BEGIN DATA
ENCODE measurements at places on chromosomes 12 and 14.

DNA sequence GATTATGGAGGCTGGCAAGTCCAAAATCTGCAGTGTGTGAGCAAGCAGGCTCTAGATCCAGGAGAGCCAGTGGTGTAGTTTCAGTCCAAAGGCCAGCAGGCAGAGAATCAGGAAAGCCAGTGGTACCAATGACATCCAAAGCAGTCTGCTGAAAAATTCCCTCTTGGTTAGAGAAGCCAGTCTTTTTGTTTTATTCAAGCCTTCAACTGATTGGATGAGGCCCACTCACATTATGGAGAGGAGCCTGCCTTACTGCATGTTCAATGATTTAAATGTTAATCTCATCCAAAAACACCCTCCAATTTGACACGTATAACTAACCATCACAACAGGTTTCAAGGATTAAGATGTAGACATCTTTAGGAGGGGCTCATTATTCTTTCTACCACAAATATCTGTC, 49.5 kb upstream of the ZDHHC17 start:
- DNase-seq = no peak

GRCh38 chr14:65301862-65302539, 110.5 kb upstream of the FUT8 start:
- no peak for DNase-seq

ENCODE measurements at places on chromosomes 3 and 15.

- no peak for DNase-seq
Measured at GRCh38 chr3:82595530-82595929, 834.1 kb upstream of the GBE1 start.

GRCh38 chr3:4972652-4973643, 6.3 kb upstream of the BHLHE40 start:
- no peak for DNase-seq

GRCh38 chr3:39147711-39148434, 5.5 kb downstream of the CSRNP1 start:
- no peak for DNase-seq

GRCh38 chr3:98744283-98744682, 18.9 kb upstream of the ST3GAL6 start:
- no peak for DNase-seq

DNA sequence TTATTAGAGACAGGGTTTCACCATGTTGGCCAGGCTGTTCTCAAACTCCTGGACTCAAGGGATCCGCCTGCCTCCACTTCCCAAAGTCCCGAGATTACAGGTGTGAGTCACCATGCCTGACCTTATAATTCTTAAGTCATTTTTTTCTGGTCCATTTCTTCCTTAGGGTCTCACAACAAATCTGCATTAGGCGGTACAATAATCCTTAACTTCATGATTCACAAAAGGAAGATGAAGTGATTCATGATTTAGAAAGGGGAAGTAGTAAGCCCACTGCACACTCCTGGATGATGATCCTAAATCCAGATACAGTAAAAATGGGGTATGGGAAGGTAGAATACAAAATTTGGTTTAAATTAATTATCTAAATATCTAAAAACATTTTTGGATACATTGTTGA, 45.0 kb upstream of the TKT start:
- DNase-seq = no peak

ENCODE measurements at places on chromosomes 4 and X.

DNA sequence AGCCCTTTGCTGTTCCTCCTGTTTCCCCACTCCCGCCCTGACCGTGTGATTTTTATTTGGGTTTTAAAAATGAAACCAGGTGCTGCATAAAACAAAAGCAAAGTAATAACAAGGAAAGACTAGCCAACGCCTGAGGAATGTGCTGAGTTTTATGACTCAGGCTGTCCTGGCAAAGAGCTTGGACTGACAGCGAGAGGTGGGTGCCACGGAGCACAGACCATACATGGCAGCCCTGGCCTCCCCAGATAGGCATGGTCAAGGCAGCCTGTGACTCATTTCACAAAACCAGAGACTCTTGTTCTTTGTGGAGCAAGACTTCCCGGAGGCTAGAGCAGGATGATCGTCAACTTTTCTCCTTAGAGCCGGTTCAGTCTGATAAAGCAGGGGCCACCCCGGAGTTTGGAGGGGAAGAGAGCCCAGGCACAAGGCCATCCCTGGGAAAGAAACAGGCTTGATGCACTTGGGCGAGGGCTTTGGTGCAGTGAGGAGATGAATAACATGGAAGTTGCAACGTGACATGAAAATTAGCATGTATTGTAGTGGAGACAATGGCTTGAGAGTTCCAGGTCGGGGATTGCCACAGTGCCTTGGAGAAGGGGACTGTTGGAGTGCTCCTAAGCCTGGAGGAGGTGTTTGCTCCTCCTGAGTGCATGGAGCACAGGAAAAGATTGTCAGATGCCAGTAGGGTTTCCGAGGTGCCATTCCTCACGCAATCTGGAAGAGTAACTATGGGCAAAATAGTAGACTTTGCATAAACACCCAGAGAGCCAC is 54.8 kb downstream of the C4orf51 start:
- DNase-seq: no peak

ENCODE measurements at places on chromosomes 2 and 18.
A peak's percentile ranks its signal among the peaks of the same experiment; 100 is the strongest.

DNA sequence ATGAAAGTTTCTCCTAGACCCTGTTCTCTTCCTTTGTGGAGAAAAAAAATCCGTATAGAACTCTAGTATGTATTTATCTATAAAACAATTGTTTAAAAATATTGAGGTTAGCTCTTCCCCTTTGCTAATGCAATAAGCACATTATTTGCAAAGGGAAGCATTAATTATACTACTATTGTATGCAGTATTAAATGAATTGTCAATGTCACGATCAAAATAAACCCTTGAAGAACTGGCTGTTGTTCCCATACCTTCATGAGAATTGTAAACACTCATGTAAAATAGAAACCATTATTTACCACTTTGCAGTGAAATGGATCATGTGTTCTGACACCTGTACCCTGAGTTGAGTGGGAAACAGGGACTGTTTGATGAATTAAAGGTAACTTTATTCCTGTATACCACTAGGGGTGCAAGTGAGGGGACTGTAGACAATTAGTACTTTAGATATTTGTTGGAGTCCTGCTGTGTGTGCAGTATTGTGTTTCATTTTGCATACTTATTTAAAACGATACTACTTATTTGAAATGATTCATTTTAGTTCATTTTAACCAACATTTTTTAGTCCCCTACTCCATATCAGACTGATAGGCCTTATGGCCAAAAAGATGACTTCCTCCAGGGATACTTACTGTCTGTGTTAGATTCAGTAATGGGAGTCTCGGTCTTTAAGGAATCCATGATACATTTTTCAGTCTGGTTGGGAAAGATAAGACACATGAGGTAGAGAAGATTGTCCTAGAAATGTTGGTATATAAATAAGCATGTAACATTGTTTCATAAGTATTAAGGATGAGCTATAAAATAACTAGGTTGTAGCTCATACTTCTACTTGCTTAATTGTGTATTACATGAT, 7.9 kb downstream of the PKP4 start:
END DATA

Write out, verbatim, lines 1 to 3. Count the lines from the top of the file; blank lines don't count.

ENCODE measurements at places on chromosomes 12 and 14.

DNA sequence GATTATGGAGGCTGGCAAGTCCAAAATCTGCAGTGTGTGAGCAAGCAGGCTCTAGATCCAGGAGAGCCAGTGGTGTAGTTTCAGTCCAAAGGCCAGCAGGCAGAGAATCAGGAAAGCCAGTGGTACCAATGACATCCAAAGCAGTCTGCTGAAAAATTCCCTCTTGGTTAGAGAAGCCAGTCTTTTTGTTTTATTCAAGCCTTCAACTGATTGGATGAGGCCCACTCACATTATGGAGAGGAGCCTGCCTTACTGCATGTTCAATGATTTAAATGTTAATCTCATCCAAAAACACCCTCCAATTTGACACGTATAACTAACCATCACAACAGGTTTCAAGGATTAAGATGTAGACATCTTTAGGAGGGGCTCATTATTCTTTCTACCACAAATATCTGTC, 49.5 kb upstream of the ZDHHC17 start:
- DNase-seq = no peak